Mr. Speaker, earlier this week I had a very good meeting with a number of mayors and the FCM. I can assure the hon. leader of the NDP that it is the government's intention to fully live up to the commitments it made during the election campaign.

Municipalities
Oral Question Period

2:25 p.m.

NDP

Jack Layton Toronto—Danforth, ON

Mr. Speaker, if the Prime Minister were intending to live up to his promises, he would have put it in the throne speech. The fact is that he did not.

Nothing prevents the Prime Minister from listening to the mayors right now and sharing more of the fuel tax. Nothing prevents him, except that he has decided to put far more money against the debt, while cities build up an $11 million per day debt.

Why will the Prime Minister not come through with his commitment that we all heard?

Municipalities
Oral Question Period

2:30 p.m.

LaSalle—Émard
Québec

Liberal

Paul Martin Prime Minister

Again, Mr. Speaker, let me assure the hon. member that the government fully intends to live up to its commitment made during the election campaign. I made that very clear. It is in the Speech from the Throne and it was in my speech.

I also fully expect that the government will be able to retire debt. I think that it is our responsibility to those who live in the cities of tomorrow not to be burdened with a huge national debt.

Sponsorship Program
Oral Question Period

October 7th, 2004 / 2:30 p.m.

Conservative

James Moore Port Moody—Westwood—Port Coquitlam, BC

Mr. Speaker, yesterday the Minister of Public Works told the House that 10 million documents have been turned over to the Gomery inquiry. That is 10 million documents conveniently after the election campaign. Before the election, the documents submitted by the government could fit on a single book shelf.

Where were these millions of documents before the election and why did the government hide the truth from Canadians?

Sponsorship Program
Oral Question Period

2:30 p.m.

Kings—Hants
Nova Scotia

Liberal

Scott Brison Minister of Public Works and Government Services

Mr. Speaker, first of all, I draw the hon. member's attention to the statement by the Information Commissioner yesterday that lauded our Prime Minister and our government for its openness and transparency with information both for the public accounts committee and for the Gomery commission.

We have provided 10 million pages of documents to the Gomery commission and have in fact gone back to 1994 in a remarkable step for cabinet documents. We are cooperating because we want to get to the truth in this party and in this government.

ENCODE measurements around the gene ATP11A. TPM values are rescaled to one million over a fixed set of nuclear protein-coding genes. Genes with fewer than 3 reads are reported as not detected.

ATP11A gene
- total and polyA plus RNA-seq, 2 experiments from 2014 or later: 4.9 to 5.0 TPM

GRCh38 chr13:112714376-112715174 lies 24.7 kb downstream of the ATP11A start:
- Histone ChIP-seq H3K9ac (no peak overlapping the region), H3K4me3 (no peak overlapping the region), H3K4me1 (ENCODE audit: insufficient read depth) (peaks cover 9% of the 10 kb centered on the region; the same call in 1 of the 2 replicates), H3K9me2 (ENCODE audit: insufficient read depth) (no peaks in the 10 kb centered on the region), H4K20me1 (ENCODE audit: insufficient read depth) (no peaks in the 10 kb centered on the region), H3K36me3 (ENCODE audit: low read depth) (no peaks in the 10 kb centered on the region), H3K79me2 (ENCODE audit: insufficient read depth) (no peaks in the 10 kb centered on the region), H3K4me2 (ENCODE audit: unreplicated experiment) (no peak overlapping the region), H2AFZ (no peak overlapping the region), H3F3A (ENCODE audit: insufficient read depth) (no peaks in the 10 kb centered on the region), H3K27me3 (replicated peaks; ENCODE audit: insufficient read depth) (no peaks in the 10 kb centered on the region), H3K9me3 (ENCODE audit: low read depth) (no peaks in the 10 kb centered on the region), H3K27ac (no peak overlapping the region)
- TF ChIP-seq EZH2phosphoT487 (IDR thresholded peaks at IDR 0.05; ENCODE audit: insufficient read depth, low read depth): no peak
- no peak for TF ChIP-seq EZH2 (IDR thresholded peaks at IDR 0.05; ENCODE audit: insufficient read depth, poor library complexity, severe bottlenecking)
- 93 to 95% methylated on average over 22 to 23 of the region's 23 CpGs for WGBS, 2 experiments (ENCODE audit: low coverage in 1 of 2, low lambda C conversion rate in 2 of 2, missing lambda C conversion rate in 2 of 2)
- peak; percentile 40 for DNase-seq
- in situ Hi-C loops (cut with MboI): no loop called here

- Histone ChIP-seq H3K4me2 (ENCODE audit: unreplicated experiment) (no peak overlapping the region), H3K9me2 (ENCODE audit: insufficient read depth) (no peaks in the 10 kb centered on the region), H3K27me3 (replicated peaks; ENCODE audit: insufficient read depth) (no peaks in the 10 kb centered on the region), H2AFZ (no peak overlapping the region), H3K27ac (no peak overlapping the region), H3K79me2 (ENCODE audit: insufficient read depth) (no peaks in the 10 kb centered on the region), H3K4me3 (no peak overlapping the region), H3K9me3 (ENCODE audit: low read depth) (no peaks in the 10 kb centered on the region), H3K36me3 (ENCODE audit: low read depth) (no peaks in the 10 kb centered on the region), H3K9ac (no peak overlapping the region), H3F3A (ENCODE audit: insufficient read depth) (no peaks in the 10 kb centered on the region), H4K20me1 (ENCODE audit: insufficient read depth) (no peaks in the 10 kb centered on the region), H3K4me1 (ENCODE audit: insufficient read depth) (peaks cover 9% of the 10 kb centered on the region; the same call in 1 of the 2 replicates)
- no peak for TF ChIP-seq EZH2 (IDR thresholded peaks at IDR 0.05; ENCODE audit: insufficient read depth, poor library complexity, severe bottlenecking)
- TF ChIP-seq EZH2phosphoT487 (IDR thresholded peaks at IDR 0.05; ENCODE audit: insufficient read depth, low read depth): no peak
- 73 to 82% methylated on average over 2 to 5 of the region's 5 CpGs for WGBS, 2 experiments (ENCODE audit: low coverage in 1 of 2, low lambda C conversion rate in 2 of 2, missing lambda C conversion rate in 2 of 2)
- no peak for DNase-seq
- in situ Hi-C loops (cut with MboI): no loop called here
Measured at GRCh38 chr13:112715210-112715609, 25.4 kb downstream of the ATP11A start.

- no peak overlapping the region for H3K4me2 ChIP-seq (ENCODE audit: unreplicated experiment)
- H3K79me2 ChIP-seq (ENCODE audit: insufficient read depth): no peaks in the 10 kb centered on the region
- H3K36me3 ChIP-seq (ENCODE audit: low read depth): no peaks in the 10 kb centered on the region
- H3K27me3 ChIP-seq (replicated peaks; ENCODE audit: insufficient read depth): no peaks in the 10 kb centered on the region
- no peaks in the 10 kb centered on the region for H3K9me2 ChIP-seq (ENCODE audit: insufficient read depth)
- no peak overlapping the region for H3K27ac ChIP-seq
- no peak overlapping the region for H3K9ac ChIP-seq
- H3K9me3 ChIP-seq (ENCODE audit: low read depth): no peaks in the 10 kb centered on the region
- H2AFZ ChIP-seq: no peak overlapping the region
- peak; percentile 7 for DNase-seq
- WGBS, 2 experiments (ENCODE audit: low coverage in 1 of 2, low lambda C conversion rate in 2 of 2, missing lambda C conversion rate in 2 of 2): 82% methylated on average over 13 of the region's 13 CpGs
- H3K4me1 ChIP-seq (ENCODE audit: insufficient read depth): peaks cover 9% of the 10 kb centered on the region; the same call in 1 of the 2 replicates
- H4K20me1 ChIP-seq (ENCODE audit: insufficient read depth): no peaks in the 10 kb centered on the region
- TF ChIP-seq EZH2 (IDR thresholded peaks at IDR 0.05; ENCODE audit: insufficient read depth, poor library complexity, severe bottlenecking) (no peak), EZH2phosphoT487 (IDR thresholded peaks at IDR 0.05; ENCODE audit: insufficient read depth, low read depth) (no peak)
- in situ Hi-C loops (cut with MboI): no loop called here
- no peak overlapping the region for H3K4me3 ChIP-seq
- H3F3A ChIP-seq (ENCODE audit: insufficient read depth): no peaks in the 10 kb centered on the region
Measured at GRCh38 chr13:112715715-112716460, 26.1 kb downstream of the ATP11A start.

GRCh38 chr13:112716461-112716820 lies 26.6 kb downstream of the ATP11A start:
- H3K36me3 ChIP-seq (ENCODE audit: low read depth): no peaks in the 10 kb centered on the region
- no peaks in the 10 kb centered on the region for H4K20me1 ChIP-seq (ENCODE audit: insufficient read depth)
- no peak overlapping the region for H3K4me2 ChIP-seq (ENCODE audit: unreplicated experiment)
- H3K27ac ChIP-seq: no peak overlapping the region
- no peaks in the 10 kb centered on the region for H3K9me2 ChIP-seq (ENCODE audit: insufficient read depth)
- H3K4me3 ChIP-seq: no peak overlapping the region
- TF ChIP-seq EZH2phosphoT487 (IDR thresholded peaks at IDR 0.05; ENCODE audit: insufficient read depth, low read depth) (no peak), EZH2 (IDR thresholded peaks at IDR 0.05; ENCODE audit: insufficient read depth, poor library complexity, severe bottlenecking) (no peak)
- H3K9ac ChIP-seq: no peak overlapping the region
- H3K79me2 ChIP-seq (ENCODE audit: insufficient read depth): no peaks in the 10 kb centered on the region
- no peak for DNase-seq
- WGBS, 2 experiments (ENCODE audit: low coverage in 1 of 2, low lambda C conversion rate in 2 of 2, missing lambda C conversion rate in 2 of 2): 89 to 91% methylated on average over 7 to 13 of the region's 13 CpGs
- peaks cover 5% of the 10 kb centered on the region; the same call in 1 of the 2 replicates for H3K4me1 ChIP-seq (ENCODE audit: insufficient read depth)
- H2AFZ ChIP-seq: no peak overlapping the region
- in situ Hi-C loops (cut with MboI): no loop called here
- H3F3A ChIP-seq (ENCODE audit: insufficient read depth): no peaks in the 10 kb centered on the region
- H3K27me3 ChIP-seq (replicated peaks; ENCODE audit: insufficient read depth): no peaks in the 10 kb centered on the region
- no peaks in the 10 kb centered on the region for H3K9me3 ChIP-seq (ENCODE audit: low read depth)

Sponsorship Program
Oral Question Period

2:30 p.m.

Conservative

James Moore Port Moody—Westwood—Port Coquitlam, BC

Mr. Speaker, they hid the documents because these documents show that the cabinet had concocted a strategy to dupe the Quebec wing of the Liberal Party. These revelations would surely have had a bearing on the outcome of the election.

How can we believe a government that hides the truth from Canadians? How can we believe you?

Sponsorship Program
Oral Question Period

2:30 p.m.

Kings—Hants
Nova Scotia

Liberal

Scott Brison Minister of Public Works and Government Services

Mr. Speaker, on a day to day basis over the next several months we will hear testimony at the Gomery commission and we will not prejudge Justice Gomery's work by commenting on that testimony. Today's testimony could be contradicted by next week's testimony.

We on this side of the House, in this party, want to see the full report from Justice Gomery which will lead us to the truth. We are not going to interfere with that. The hon. member is prejudging a lot of the important work that is being done by Justice Gomery and I would urge him not to do that.

Sponsorship Program
Oral Question Period

2:30 p.m.

Conservative

Monte Solberg Medicine Hat, AB

Mr. Speaker, we hear contradictions in testimony coming from the government every day. It was confirmed yesterday that the Prime Minister knew all along about the secret slush fund that fuelled the sponsorship program.

We also know that Treasury Board officials red flagged all kinds of problems in the sponsorship program at the same time as the Prime Minister was vice-chair of Treasury Board.

Does the Prime Minister really expect us to believe that he knew nothing at all about the problems in the sponsorship program until he read the Auditor General's report?